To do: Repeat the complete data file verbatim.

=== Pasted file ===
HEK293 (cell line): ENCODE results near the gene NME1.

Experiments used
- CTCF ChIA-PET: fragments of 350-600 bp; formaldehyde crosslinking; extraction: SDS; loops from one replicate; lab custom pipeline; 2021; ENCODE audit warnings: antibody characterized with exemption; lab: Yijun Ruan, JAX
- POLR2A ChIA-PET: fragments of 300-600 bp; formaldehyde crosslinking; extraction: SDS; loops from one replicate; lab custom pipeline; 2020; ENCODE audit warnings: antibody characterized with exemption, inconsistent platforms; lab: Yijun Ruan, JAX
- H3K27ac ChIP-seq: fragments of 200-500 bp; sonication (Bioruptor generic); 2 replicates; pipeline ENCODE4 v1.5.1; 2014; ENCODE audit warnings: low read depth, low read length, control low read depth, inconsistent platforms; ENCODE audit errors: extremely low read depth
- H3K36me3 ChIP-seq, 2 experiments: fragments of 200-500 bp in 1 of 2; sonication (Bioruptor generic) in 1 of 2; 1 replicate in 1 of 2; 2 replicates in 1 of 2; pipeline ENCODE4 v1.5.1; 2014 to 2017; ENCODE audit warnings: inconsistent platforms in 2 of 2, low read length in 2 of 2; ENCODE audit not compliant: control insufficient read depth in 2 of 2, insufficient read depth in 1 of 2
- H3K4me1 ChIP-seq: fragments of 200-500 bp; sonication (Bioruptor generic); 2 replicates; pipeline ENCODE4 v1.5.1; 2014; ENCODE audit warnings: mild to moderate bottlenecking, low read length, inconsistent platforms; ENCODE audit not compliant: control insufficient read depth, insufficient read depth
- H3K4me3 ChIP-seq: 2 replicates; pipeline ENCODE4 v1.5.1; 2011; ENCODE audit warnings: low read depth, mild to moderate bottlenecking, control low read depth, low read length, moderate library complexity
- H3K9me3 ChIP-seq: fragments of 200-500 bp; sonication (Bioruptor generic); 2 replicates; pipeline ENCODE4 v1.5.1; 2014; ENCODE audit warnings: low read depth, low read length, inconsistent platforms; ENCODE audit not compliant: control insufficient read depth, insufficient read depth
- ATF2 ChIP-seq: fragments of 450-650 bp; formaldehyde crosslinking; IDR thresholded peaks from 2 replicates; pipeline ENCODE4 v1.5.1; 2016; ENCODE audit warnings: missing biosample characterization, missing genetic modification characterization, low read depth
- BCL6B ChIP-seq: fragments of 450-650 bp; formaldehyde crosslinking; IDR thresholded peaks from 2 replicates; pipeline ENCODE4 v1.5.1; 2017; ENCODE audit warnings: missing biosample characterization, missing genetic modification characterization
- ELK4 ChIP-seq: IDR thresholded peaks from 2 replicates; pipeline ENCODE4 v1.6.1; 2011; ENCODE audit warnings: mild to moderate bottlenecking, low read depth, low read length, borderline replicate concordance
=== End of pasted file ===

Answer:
HEK293 (cell line): ENCODE results near the gene NME1.

Experiments used
- CTCF ChIA-PET: fragments of 350-600 bp; formaldehyde crosslinking; extraction: SDS; loops from one replicate; lab custom pipeline; 2021; ENCODE audit warnings: antibody characterized with exemption; lab: Yijun Ruan, JAX
- POLR2A ChIA-PET: fragments of 300-600 bp; formaldehyde crosslinking; extraction: SDS; loops from one replicate; lab custom pipeline; 2020; ENCODE audit warnings: antibody characterized with exemption, inconsistent platforms; lab: Yijun Ruan, JAX
- H3K27ac ChIP-seq: fragments of 200-500 bp; sonication (Bioruptor generic); 2 replicates; pipeline ENCODE4 v1.5.1; 2014; ENCODE audit warnings: low read depth, low read length, control low read depth, inconsistent platforms; ENCODE audit errors: extremely low read depth
- H3K36me3 ChIP-seq, 2 experiments: fragments of 200-500 bp in 1 of 2; sonication (Bioruptor generic) in 1 of 2; 1 replicate in 1 of 2; 2 replicates in 1 of 2; pipeline ENCODE4 v1.5.1; 2014 to 2017; ENCODE audit warnings: inconsistent platforms in 2 of 2, low read length in 2 of 2; ENCODE audit not compliant: control insufficient read depth in 2 of 2, insufficient read depth in 1 of 2
- H3K4me1 ChIP-seq: fragments of 200-500 bp; sonication (Bioruptor generic); 2 replicates; pipeline ENCODE4 v1.5.1; 2014; ENCODE audit warnings: mild to moderate bottlenecking, low read length, inconsistent platforms; ENCODE audit not compliant: control insufficient read depth, insufficient read depth
- H3K4me3 ChIP-seq: 2 replicates; pipeline ENCODE4 v1.5.1; 2011; ENCODE audit warnings: low read depth, mild to moderate bottlenecking, control low read depth, low read length, moderate library complexity
- H3K9me3 ChIP-seq: fragments of 200-500 bp; sonication (Bioruptor generic); 2 replicates; pipeline ENCODE4 v1.5.1; 2014; ENCODE audit warnings: low read depth, low read length, inconsistent platforms; ENCODE audit not compliant: control insufficient read depth, insufficient read depth
- ATF2 ChIP-seq: fragments of 450-650 bp; formaldehyde crosslinking; IDR thresholded peaks from 2 replicates; pipeline ENCODE4 v1.5.1; 2016; ENCODE audit warnings: missing biosample characterization, missing genetic modification characterization, low read depth
- BCL6B ChIP-seq: fragments of 450-650 bp; formaldehyde crosslinking; IDR thresholded peaks from 2 replicates; pipeline ENCODE4 v1.5.1; 2017; ENCODE audit warnings: missing biosample characterization, missing genetic modification characterization
- ELK4 ChIP-seq: IDR thresholded peaks from 2 replicates; pipeline ENCODE4 v1.6.1; 2011; ENCODE audit warnings: mild to moderate bottlenecking, low read depth, low read length, borderline replicate concordance